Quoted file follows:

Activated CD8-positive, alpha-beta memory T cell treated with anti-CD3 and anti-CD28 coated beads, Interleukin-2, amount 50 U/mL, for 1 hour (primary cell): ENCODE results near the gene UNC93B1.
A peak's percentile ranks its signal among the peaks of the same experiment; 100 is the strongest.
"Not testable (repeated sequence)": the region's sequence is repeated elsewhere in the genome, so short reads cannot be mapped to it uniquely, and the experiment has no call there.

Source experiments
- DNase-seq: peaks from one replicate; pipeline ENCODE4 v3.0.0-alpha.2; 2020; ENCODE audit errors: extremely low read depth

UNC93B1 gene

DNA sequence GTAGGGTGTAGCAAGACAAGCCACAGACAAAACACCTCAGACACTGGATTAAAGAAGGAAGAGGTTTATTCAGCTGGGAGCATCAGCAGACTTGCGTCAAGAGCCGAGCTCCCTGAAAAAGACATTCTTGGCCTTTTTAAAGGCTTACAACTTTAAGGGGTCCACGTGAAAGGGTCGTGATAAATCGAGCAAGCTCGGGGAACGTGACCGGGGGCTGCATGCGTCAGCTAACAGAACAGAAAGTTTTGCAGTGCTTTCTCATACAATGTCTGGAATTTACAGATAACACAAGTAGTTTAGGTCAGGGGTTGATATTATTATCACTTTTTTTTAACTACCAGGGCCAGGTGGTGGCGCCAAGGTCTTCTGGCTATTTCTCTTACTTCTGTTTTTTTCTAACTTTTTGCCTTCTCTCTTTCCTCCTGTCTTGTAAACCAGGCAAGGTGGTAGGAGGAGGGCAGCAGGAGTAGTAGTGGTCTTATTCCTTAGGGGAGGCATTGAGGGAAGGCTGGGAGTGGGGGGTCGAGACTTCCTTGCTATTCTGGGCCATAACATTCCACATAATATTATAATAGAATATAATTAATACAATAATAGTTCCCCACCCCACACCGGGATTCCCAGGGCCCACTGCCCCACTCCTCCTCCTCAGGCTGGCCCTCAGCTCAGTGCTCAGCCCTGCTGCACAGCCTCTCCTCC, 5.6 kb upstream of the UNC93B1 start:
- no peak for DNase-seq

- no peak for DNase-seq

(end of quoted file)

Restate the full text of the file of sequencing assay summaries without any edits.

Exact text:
Activated CD8-positive, alpha-beta memory T cell treated with anti-CD3 and anti-CD28 coated beads, Interleukin-2, amount 50 U/mL, for 1 hour (primary cell): ENCODE results near the gene UNC93B1.
A peak's percentile ranks its signal among the peaks of the same experiment; 100 is the strongest.
"Not testable (repeated sequence)": the region's sequence is repeated elsewhere in the genome, so short reads cannot be mapped to it uniquely, and the experiment has no call there.

Source experiments
- DNase-seq: peaks from one replicate; pipeline ENCODE4 v3.0.0-alpha.2; 2020; ENCODE audit errors: extremely low read depth

UNC93B1 gene

DNA sequence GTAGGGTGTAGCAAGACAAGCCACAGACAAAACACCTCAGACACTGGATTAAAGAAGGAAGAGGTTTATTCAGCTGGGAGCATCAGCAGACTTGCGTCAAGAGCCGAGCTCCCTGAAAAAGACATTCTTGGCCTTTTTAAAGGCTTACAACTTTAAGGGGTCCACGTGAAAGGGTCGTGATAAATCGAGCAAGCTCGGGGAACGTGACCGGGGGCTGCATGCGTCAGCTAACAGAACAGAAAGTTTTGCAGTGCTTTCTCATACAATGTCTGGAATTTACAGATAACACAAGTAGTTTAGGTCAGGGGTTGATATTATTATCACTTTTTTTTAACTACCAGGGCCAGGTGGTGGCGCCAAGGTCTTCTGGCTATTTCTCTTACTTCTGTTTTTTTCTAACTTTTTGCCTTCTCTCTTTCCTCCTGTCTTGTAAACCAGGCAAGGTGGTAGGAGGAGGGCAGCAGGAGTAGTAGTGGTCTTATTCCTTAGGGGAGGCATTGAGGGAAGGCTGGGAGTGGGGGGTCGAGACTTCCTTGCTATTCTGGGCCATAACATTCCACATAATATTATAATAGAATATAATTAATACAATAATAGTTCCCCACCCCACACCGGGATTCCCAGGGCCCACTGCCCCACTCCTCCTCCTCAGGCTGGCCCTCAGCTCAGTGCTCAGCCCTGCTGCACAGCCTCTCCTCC, 5.6 kb upstream of the UNC93B1 start:
- no peak for DNase-seq

- no peak for DNase-seq